Maintaining good physical conditioning is important as part of your personal injury prevention strategy. Strengthening exercises and stretches should be part of your conditioning program, but not all exercises and stretches are appropriate for massage therapists.

For most massage therapists, the hands and arms are overtaxed by their work. So as a general rule, you’ll want to avoid any exercises that:

  • Place a great deal of pressure on the hands, wrists or forearms.
  • Require repetitive movements using the hand, wrist or forearm muscles.
  • Put your hands or wrists into awkward postures.

A great example is push-ups. Push-ups are a great core-strengthening exercise. But when you do a push-up, the weight of your upper body is supported by your hands.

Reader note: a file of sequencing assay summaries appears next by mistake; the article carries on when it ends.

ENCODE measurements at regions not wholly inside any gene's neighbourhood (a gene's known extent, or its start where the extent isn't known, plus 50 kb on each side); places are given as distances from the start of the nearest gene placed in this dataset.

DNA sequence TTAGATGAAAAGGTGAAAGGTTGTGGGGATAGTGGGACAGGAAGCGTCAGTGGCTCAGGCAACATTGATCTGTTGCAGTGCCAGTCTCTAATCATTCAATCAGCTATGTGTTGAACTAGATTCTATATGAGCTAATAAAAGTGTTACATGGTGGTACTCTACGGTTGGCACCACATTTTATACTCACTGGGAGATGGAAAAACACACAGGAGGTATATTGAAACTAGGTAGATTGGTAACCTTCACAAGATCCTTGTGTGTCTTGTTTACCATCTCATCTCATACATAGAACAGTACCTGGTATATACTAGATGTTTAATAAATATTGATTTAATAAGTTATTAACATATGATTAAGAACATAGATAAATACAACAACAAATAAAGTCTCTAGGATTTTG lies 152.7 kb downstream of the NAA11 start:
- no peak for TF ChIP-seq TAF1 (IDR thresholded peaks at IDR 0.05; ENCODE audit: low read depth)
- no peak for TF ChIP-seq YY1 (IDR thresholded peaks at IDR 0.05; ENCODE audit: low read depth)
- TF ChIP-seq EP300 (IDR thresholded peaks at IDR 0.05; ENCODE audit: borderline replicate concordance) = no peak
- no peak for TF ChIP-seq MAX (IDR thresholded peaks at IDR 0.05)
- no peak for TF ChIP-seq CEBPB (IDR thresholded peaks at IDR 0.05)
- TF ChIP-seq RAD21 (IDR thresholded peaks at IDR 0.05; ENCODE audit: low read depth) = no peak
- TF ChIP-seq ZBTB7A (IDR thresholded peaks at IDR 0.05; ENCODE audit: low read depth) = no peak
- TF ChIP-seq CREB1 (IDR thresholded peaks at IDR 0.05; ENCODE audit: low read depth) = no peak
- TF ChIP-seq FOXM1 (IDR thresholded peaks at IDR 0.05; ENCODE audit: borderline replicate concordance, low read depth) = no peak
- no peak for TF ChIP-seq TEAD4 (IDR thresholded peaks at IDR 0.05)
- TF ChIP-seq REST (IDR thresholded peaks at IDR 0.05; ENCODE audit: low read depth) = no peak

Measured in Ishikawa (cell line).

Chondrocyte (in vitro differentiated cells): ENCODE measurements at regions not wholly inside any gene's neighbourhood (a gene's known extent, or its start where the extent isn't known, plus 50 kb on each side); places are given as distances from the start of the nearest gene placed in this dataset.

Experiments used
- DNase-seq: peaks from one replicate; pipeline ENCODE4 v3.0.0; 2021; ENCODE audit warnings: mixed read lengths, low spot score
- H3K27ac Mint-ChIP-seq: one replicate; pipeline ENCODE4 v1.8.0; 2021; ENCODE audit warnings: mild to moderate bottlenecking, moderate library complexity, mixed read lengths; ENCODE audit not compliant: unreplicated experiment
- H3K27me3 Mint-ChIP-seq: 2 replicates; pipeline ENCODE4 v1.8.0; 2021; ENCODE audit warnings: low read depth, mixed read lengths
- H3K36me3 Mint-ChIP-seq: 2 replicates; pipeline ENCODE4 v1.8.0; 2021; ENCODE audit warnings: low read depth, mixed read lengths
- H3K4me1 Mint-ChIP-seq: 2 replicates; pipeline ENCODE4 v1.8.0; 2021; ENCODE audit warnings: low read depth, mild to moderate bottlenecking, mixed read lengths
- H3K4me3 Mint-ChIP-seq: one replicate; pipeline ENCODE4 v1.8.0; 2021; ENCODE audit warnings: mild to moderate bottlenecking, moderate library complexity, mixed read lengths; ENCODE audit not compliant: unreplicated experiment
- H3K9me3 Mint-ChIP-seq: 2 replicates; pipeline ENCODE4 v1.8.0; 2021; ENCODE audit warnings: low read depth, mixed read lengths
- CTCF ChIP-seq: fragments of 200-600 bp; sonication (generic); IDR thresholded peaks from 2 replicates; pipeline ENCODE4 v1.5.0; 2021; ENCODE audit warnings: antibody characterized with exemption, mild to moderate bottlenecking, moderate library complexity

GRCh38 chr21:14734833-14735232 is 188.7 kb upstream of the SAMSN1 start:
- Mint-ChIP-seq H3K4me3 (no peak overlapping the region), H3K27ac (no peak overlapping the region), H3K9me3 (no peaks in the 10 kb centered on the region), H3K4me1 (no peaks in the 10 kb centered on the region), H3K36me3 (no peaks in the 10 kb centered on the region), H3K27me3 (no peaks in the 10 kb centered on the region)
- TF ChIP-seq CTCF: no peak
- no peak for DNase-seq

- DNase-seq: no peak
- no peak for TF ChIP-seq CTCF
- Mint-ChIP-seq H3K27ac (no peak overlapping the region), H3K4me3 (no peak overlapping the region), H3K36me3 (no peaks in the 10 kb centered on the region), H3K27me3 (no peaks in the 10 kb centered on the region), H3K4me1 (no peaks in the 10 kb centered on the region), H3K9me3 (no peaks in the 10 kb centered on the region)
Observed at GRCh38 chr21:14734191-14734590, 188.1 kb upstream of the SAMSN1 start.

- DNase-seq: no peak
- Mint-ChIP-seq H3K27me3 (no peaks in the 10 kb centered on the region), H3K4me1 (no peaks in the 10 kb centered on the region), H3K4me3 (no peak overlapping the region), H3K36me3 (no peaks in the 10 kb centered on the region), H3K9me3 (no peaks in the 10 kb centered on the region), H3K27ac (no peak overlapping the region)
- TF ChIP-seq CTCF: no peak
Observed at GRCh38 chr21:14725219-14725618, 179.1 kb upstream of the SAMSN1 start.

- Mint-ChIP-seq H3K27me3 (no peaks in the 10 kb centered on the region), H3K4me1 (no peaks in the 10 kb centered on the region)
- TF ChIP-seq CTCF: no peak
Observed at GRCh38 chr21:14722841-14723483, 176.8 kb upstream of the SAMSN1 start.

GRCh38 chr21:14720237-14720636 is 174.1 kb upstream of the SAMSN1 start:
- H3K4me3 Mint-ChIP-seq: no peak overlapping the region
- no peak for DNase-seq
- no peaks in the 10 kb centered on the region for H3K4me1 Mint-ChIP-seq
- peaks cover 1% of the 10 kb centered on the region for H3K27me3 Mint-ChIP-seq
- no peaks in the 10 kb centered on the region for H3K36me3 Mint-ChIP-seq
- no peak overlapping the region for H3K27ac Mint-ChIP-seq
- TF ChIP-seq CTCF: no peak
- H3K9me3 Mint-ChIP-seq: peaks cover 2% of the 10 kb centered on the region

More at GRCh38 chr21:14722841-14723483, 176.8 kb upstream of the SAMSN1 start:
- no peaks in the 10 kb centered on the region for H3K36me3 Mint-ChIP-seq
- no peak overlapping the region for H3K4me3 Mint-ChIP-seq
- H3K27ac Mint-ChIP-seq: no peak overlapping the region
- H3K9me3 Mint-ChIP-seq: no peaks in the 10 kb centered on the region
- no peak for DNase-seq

When there are so many other great core-strengthening exercises you can do, why put so much stress on your already overused hands and wrists? Try a plank instead. You can do the plank on your forearms, which form a broad, flat surface that is much less likely to be injured by the weight of your upper body.

2011_12_scplankRemember to also be careful with your back, neck and shoulders as you exercise and stretch. These are also overused in massage work and can be easily injured by exercises or stretches that are too strenuous for these vulnerable body parts.

Save Your Hands, MASSAGE MagazineReproduced with permission from Save Your Hands! The Complete Guide to Injury Prevention and Ergonomics for Manual Therapists, 2nd Edition, , C.E.A.S., and Richard W. Goggins, C.P.E., L.M.P., © 2008 Gilded Age Press,